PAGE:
Page 3-6 LO1: Concept of health and definitions.
Models and approaches.
Theories of health behaviour. Page 6-7 LO2: Factors and influences on health.
Page 7-9 LO3: Politics of health promotion.
Sources of information for deciding a need for promotion. Ethics of health promotion.
Page 10-11 Bibliography.
This essay will begin by discussing the different definitions of health that have been put forward, and will also discuss the necessity of health promoters to be able to understand why there are differing definitions of health and the importance of the difference in our understanding of what health means to the individual. There have been many definitions of health, which include phrases such as ‘absence of disease’, and ‘ability to cope’. The World Health Organisation (WHO) (1946) gave its definition of health as ‘a state of complete physical, mental and social well-being, and not merely the absence of disease or infirmity’. However, it is very difficult to define health due to its complexity and broadness. Health and well-being can be described as the absence of physical illness, disease and mental distress. This is a negative definition of health and well-being, as it is impossible for a person to free from illness or disease. Health and well-being can also be described as the achievement and maintenance of physical fitness and mental stability. This is a positive definition of health and well-being or health and well-being as being a result of a combination of physical, social, intellectual and emotional factors. Stimson and Webb (1975) carried out research which suggested that people have their own private comments on their own ill health, compared to what they chose to tell their doctors. The research indicated that people did not always believe or accept the medical explanation given for their illness. The study suggests people hold their own views and hold their own explanations for ill health. (Doyal. L. at el. (1991) A Theory of Human Need. London. Macmillan) Health promoters have to collect a significant amount of information before they can put out a campaign on a particular disease. They have to look at health models and their approaches and even statistical information from CENSUS reports, death certificates, survey’s, and even General Practitioner (GP) records and so on. The World Health Organisation (WHO) defined health promotion as ‘enabling people to gain control over their lives’ (WHO 1986). There are four approaches to take in to consideration before putting together a health promotion campaign, and they are: The medical approach: this focuses on activity which aims to reduce morbidity and premature morbidity. Activity is targeted towards whole populations of high-risk groups. This kind of health promotion seeks to increase medical interventions which will prevent ill health and premature death. The medical approach is conceptualised around the absence of disease. It does not seek to promote positive health, for example ‘Smoking advertisement’, smoking adverts only advertise damage the body will develop through regular inhalation of tobacco. This kind of promotion can be criticised for ignoring the social and environmental dimensions of health. In addition, the medical approach encourages dependency on medical knowledge and removes health decisions from people concerned. The medical approach also relies on having an infrastructure capable of delivering screening or an immunisation programme. This includes trained personnel, equipment, laboratory facilities, and information systems which determine who is eligible for the procedure and record uptake rates. And in the case of immunisation, a vaccine which is effective and safe. The educational...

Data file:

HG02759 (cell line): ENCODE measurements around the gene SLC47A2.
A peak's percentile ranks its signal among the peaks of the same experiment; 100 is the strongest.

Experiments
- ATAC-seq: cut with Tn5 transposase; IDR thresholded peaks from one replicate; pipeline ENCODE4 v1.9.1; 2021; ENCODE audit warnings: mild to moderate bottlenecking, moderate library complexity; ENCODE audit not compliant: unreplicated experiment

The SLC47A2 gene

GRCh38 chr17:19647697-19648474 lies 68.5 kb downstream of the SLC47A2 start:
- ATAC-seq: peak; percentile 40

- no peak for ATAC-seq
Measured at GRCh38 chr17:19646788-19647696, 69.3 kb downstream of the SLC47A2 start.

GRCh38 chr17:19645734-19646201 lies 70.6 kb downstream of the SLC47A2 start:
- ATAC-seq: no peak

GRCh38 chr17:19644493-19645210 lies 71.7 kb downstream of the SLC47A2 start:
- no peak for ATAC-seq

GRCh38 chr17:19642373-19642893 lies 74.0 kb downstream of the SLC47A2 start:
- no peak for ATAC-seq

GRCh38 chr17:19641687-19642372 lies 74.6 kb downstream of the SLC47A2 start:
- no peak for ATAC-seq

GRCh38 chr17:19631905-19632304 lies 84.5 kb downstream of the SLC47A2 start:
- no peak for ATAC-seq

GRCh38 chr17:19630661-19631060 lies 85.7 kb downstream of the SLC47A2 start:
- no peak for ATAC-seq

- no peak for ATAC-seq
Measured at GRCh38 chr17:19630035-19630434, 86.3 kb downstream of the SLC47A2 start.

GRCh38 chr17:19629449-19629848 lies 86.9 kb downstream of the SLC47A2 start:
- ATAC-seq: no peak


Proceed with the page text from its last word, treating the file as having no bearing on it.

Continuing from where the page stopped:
Bibliography: Brotherton, G. and Parker, S. (2013). Your Foundation in Health and Social Care. 2nd ed. New Delhi: SAGE. P226.
Collins, (2010). Dictionary. Glasgow: Harper Collins.
Delaney, F. (1994) Politics and Health Promotion, Journal of the institute of Health Education, (Vol 32), pp5-9
Gillis, A. J, (1993) Determinants of a Health Promoting Lifestyle: an integrative review, Journal of advanced Nursing, (Vol 18), pp345-353.
Naidoo, J and Wills, J (2009) Foundations for Health Promotion: Public Health and Health Promotion, (3rd Ed), London: Bailliere Tindall)
Piper, S (2009). Health Promotion for Nurses .Oxon: Routledge.
The Government. (2013). Equality & Diversity . Available: www.direct.gov.uk. Last accessed 27th Feb 2014.
The World Health Organisation. (2012). Health Promotion. Available: www.who.com. Last accessed 27th Feb 2014.
Tilmouth, T. Et al (2011). Foundation Degree in Health and Social Care. London: Hodder Education. pp68-77.
Townsend, P, N. Davidson and Whitehead, M (1998), Inequalities in Health: The Black Report and Health Divide, Harmondsworth, Pengiun.
Please join StudyMode to read the full document